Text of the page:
Active Summit County Residents at Risk for Foot and Ankle Injuries
If you live in Summit County, chances are you or someone you know has experienced a foot or ankle injury. Whether you’re a mountain biker, rock climber, boarder or hiker, your feet can take a beating. Even ski boots don’t protect you from foot and ankle injuries. Below you’ll find descriptions of just some of the common foot and ankle injuries mountain living can dish out.
Sesamoid Injuries occur in small bones called sesamoid bones embedded within the tendons and muscles of the foot. Sesamoid bones in the ball of the foot can become irritated over time if your ski boots or hiking boots are too tight. They can also become irritated or break during endurance running or repetitive jumping. Symptoms may include pain in the ball of the foot or big toe along with swelling and bruising. Sesamoid injuries can be diagnosed with an MRI and treated with a walker, boot cast and rest. In severe cases, surgery may be recommended to remove bone fragments.
Peroneal Tendon Injuries occur in the tendons and muscles on the outside of your lower leg and foot. The most common peroneal tendon injury is inflammation or tendonitis. Downhill skiers may suffer from this type of injury as a result of aggressive edging. It can also occur from a sudden activity that forces your foot upward toward your shin, such as rolling your ankle on a rock while running or landing on your feet after a fall. Symptoms include aching and swelling on the lower outside area of the ankle. The condition can be diagnosed with a physical exam. In some cases an X-ray or other scan may be recommended. Treatment includes rest, ice, elevating your ankle, anti-inflammatories and possibly pain medications. Pain often improves within a few weeks, but more severe injuries can take several months or longer to heal.
Achilles Rupture is a complete tear of the Achilles tendon, a large band in the back of the ankle that connects the calf muscle to the heel bone. If your Achilles ruptures, you may hear a pop and experience severe pain and the sensation of being hit. In most cases, it will also be impossible to walk. Your doctor can diagnose a rupture by squeezing your calf muscle. If the Achilles is ruptured, your foot won’t move. Surgical repair is often recommended to speed healing and avoid a second rupture. One of the best ways to avoid an Achilles injury is to stretch before and after activity.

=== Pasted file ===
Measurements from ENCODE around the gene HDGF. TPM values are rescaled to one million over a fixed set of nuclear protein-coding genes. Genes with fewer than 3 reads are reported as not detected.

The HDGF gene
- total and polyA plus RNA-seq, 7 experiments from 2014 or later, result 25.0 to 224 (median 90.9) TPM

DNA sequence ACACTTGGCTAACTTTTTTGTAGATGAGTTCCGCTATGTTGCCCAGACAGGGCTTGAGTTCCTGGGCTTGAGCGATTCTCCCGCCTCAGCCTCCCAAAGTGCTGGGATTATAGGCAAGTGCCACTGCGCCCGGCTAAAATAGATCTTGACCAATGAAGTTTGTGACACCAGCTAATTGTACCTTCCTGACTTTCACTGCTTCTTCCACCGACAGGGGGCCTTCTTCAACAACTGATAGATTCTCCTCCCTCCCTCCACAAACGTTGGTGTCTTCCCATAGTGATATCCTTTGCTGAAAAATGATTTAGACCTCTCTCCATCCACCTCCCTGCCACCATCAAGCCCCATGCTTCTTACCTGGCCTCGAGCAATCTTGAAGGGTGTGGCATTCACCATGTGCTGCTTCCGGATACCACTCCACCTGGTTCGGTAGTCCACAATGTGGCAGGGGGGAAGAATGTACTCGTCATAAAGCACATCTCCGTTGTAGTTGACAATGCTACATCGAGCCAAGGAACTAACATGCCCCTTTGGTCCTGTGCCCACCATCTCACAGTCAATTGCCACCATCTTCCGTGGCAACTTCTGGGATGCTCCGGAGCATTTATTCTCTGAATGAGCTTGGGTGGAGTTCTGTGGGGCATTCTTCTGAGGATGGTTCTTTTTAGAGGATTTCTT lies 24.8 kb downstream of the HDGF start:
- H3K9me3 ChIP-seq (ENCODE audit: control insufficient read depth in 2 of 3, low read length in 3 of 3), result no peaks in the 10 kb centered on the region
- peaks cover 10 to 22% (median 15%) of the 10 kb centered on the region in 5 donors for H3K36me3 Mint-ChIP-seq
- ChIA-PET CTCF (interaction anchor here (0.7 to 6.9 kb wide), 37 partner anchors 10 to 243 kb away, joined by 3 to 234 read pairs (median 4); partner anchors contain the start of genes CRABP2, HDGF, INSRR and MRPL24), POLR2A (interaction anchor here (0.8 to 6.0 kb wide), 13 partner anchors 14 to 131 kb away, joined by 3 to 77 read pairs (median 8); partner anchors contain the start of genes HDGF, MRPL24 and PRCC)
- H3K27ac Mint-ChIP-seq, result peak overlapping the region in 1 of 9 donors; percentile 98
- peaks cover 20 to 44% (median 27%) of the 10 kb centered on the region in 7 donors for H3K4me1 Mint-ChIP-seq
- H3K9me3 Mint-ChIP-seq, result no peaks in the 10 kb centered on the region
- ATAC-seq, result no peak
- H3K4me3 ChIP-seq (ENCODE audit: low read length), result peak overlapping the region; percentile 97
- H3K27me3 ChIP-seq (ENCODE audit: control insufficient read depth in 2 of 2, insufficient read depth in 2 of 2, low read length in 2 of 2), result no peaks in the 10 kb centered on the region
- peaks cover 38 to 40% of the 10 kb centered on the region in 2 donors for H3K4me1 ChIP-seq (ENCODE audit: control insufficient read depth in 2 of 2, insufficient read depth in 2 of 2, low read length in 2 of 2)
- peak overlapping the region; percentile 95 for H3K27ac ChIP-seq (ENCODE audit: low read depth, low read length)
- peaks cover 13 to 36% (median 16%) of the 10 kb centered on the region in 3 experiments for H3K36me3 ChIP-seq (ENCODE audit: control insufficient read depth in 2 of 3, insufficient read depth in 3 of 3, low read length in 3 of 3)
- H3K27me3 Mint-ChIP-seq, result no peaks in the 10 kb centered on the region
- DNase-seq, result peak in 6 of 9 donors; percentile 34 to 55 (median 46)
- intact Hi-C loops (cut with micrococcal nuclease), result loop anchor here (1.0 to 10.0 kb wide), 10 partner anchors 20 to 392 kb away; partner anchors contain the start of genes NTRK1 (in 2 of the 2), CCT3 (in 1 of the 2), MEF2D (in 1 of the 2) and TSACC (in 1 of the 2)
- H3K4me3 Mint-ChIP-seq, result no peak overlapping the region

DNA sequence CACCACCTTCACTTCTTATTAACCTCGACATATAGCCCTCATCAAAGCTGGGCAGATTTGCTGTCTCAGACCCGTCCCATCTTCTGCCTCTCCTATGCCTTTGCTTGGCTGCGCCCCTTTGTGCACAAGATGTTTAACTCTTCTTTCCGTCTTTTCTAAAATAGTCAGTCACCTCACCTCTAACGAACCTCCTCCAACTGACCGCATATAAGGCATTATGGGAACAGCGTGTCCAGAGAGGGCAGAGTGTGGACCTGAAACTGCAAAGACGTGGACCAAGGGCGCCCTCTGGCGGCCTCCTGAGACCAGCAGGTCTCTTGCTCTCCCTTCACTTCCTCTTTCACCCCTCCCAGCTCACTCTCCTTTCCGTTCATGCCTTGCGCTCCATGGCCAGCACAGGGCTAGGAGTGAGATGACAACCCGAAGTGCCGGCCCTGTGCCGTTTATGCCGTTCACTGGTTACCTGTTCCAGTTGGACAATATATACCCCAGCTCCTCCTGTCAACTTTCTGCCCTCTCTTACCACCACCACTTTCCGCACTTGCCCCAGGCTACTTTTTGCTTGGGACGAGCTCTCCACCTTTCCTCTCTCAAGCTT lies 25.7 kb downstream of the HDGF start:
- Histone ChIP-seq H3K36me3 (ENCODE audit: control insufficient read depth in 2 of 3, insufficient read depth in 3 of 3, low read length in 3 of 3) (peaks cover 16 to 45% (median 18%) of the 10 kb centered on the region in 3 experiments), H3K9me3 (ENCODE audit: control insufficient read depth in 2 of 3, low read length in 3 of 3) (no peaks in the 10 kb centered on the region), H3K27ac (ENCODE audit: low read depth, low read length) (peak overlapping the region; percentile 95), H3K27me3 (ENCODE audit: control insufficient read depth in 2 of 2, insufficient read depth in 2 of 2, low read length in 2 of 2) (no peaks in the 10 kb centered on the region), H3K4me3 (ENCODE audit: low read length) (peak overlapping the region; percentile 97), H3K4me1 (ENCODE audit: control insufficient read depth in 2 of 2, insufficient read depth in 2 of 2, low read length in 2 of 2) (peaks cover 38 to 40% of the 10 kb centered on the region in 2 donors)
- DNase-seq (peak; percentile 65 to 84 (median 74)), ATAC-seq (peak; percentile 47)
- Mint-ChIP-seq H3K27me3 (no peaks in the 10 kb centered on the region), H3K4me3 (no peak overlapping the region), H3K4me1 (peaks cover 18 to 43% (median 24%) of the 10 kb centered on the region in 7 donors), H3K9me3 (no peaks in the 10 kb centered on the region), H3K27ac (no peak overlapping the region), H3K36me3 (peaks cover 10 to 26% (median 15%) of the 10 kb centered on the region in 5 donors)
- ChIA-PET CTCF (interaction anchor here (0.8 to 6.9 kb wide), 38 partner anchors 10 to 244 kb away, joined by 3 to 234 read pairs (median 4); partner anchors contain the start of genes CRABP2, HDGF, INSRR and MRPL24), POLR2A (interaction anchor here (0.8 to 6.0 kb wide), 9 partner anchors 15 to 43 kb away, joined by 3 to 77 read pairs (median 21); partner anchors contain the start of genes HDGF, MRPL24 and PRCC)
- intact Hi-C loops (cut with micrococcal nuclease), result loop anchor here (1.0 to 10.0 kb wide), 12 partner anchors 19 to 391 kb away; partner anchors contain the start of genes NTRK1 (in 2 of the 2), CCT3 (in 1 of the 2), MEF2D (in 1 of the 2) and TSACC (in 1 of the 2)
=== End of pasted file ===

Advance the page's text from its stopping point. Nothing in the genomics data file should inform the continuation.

Ankle Fracture (Break) is a partial or complete break in a bone. Ankle fractures are often caused by the ankle rolling inward or outward. Symptoms include pain at the site of the fracture, significant swelling and bruising and in most cases an inability to walk. Your doctor can diagnose a fracture with a physical exam and magnetic resonance imaging (MRI). Treatment of ankle fractures depends upon the severity of the break. Non-surgical treatments start with the RICE protocol (rest, ice, compression and elevation). In severe cases, surgery may be recommended to repair the bone.
The Bottom Line: If you’re an athlete or physically active, your feet and ankles are among the most common sites for both acute (short term) and chronic (long term) injuries. Dr Xan Courville is a fellowship trained orthopedic surgeon who specializes in foot and ankle conditions at Summit Orthopedics. She makes it possible for you to receive advanced, specialized care without having to leave the mountains.